Canadian artist Wendy DesChene and American artist Jeff Schmuki began practicing as PlantBot Genetics in 2009. Raised with strong connections to the land around them, lent an easy beginning to their collaboration. Wendy is part indigenous people of Canada and her father built an off-grid cabin in the deep forest of Ontario where the family has spent several months every year since she was a toddler. Jeff was raised in the Sonora Desert of Arizona, an environment of extremes that nurtured a unique relationship to the fragile landscape and a respect for our limited natural resources. PlantBot Genetics create installations, interventions, and collaborations that combine activism, research, and social space fostering discussion and ecological awareness. By linking environmental issues to a diverse array of creative operations and tactics, DesChene + Schmuki extend the “knowledge of the moment”, demonstrates the fragile connection between the natural world and personal action, and offers simple, positive changes that can be enacted to increase sustainability — an activity that can be replicated long after the artists have moved on. PlantBot Genetics has exhibited and/or completed projects at the Carnegie Museum of Art in Pittsburgh, The Pulitzer Foundation for Art in St Loius, the Goethe Institute of Cairo, Egypt, and the Bach Modern in Austria. In 2010, a significant contribution to their body of work was produced at the American Academy in Rome as visiting artists. Recent exhibitions include Foodture at the Elaine L Jacob Gallery of Wayne State University in Detroit, Michigan and PlantBot Genetics: a Critical Contact Exhibition Series at the Cafritz Foundation Arts Center in Takoma Park, Maryland, and artist lectures and studio visits at Long Island University in Brookville, New York. Public projects while artists in residence at The Hafnarborg Art Center and Museum in Iceland and the McColl Center for the Arts in Charlotte, North Carolina has gained invitations to the Landscape Laboratory at Buitenwerkplaats in the Netherlands, the KulttuuriKauppila Art Center in Il, Finland as well as St. Norbert College in Green Bay, Wisconsin where socially engaged environmental research was supported by an Art Works NEA grant.
Art has the potential to alter perception, foster dialogue, and inspire social change. Realizing my work is directly linked to the community, rigorous yet poetic projects are designed to include local citizenry. The Moth Project is a solar-powered community-based art event focusing on the importance of insects in our environment. Moths play a vital role in telling us more about the health of our environment. They are widespread, found in diverse habitats, and monitoring their numbers and ranges can give us vital clues to changes in our environment, such as the effects of farming practices, pesticides, air pollution and climate change. Working under the guise of PlantBot Genetics, Wendy DesChene and Jeff Schmuki collaborate with various partners to focus on ecological literacy to empower audiences through art, citizen science, and backyard naturalism leading to new understandings, conversations, and civic action. Kaleidoscopic videos of moths and their wing patterns are projected onto off-grid reflective tents to attract both moths and curious people. The accompanying 18′ solar powered “ArtLab” acts as the stage for these public engagements providing hands-on activities and information on a broad range of environmental topics. The Moth Project underscores the decline of the pollinator populations and the need to preserve the environment while short-circuiting doomsday predictions. Jeff Schmuki shares simple steps that the community can take to nurture local pollinators, demonstrates the fragile connection between the natural world and personal action while offering simple, positive changes that can be enacted to increase sustainability — an activity that empowers the community long after the artist has moved on.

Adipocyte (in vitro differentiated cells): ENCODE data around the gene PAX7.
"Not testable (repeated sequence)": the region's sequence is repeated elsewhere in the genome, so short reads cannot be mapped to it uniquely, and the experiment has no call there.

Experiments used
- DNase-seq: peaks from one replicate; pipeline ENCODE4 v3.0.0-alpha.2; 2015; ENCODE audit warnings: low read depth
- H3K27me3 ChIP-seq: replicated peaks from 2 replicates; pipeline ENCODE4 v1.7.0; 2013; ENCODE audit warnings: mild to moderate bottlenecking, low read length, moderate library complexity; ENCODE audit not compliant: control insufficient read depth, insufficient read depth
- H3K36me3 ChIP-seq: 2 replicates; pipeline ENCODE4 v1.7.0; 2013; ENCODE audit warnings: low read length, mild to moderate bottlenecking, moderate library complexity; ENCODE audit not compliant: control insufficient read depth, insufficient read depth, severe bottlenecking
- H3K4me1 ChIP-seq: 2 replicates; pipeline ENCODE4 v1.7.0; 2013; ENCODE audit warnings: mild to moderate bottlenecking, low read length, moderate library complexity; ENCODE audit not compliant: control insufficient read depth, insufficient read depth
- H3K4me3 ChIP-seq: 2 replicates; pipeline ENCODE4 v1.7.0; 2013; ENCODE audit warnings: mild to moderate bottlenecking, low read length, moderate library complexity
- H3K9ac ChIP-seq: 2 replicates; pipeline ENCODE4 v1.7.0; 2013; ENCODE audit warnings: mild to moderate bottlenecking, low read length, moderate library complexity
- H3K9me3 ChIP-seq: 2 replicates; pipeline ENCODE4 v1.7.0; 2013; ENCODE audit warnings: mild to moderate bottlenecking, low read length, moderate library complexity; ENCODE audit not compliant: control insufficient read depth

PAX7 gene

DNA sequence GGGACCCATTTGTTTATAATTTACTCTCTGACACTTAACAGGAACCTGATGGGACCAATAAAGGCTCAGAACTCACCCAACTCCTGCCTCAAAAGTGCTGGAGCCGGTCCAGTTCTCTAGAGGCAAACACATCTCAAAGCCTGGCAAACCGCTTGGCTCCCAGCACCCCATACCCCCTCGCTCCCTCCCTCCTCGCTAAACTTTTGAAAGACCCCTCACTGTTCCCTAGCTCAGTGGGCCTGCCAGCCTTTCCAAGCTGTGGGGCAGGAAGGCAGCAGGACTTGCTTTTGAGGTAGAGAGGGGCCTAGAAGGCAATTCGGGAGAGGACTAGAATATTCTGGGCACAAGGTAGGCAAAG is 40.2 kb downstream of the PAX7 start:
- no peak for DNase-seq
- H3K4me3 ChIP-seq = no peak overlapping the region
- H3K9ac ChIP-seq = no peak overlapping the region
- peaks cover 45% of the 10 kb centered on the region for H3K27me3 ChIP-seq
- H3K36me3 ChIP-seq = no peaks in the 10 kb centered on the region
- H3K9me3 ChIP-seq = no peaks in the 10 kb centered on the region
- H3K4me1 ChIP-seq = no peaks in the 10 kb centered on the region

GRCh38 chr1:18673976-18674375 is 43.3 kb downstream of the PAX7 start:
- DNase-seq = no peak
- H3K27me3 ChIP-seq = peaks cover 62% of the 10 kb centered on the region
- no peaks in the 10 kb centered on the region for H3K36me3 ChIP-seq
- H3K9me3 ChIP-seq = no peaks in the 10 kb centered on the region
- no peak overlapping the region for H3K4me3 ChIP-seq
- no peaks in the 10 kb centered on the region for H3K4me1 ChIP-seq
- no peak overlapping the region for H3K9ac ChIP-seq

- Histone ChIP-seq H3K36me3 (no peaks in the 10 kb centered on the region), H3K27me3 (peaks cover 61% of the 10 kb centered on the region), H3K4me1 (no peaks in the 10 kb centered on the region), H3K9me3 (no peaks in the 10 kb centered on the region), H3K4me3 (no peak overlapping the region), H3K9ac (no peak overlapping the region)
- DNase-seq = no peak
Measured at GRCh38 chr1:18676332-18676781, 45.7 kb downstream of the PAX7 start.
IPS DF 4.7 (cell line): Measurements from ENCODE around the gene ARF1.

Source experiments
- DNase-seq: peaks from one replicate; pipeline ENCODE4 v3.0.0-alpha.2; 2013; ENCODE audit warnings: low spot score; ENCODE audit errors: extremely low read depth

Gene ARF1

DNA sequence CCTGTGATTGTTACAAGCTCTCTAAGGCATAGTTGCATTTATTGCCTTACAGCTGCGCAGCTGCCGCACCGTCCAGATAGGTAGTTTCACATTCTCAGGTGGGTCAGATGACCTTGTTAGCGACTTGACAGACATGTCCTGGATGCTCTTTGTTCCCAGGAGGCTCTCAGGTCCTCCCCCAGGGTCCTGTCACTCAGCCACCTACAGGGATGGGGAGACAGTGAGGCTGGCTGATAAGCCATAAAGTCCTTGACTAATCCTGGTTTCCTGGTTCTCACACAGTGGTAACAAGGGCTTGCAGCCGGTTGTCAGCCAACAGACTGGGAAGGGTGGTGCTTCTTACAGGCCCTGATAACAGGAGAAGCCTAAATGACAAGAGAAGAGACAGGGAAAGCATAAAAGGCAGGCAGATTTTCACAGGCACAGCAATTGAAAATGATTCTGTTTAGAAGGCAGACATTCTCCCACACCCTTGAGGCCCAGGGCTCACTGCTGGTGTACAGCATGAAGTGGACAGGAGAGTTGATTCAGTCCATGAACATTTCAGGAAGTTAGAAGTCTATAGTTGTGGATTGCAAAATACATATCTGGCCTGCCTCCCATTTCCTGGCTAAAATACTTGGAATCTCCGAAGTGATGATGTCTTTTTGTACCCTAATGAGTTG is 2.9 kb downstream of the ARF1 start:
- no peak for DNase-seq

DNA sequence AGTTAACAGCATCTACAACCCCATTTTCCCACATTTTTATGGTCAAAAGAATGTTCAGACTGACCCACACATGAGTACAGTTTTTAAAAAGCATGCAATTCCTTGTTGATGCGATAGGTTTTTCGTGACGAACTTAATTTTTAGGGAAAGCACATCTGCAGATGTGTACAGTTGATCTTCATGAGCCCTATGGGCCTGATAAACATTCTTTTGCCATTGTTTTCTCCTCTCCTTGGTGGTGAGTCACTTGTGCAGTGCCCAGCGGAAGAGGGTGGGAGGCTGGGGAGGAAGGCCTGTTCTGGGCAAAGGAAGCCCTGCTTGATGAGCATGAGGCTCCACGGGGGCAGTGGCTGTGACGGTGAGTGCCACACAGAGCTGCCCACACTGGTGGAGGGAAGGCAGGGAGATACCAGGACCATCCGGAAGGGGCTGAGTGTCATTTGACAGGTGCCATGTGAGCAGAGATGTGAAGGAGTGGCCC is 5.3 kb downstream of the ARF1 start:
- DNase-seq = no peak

On August 29, 2005, Hurricane Katrina, the worst natural disaster in U.S. history, destroyed my home and studio in Gulfport, Mississippi. Much was lost in the storm, and I spent the following four years as an artist-in-residence/visiting professor at various venues throughout the country including SFAI. It was during my time at SFAI I began investigations into ecology and collaboration that provided the foundation for the work created now.